A Devil in Scotland

Top Ten Tuesday: Books with Sensory Reading Memories

Top Ten Tuesday

Top Ten Tuesday was created by The Broke and the Bookish in June of 2010 and moved to That Artsy Reader Girl in January of 2018. It was born of a love of lists, a love of books, and a desire to bring bookish friends together. For the list of past topics and future schedule, click here.


Books with Sensory Reading Memories

Today’s topic is about books that are linked to very specific memories for you: where you were, what time of year it was, who you were with, what you were eating, what you were feeling, what you were seeing, etc.

I feel like I’ve talked about most of these several times throughout the last 5 years…

I read these two when I was in 6th grade. I knew they were so taboo for me to read at that age, so I first read them and I’d stay up late at night until I heard my mom come home around midnight or 1 am. A few times I almost got caught! When I’d hear her pull up, I’d shove the book under my mattress, turn out the reading light, and roll over and pretend to be asleep. She never actually caught me, except there was one time I wasn’t fast enough to get the light out and back in bed. I feigned something or other as to why I was still up. Then I’d re-read them in the summer because I didn’t have books because school was out. I’d spend all of the hot Texas summer morning curled up on my bunk bed reading and I was left alone for the most part, which surprises me now in hindsight.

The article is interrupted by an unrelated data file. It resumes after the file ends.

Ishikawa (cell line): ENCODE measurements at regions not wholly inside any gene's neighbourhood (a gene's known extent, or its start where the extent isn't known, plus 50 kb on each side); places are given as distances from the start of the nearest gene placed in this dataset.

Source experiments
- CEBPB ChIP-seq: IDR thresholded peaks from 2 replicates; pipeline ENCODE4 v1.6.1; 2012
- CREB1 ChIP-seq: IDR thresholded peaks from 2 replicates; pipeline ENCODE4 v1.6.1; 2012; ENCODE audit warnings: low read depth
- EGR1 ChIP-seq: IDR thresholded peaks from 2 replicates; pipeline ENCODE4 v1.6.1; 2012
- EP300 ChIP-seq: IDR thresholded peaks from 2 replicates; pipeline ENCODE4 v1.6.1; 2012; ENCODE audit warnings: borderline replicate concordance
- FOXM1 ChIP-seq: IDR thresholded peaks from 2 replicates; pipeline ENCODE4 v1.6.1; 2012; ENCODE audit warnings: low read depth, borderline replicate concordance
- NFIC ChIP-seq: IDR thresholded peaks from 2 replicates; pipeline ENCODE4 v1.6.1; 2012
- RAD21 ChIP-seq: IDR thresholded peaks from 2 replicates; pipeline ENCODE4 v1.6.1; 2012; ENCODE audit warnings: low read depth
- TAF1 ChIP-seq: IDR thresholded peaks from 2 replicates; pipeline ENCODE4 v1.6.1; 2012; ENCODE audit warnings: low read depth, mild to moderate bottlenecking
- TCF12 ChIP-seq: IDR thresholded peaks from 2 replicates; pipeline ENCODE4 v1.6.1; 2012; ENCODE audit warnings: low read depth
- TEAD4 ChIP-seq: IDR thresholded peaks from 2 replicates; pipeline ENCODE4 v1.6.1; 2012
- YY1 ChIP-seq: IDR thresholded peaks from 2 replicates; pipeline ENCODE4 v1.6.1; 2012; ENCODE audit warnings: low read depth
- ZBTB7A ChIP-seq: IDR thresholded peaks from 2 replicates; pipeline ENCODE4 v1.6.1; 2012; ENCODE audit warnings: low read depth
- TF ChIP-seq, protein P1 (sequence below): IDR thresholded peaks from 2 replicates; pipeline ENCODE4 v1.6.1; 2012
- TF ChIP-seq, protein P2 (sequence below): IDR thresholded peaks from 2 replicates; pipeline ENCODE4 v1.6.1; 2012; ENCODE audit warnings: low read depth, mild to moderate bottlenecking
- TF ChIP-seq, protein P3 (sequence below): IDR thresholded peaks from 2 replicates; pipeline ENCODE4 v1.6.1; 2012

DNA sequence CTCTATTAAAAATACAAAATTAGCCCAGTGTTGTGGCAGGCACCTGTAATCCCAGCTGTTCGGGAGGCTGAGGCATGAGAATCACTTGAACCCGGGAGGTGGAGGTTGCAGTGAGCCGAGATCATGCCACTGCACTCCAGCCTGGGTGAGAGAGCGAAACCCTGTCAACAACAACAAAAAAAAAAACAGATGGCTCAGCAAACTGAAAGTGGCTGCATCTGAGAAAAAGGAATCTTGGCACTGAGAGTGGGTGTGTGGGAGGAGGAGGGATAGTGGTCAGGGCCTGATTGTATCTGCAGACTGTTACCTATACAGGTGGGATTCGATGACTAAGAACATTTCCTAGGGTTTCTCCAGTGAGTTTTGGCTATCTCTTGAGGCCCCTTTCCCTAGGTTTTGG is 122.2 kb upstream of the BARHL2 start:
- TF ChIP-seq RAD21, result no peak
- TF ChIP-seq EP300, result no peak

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I read Looking for Alaska for a required adolescent literature class. It was a spring semester course. I read the book about six months before my cousin committed suicide. I have inexplicable ties to this book because of that. If I had picked up this book AFTER, I never would have finished it. In the days and weeks after we laid him to rest, I scavenged this book so hard for passages I thought would give me the answers, just like Pudge did in the book to seek out his answers. For the longest time I kept this book on my headboard (it is like a little bookcase with two compartments and the top shelf). I have now put it back on the bookcase.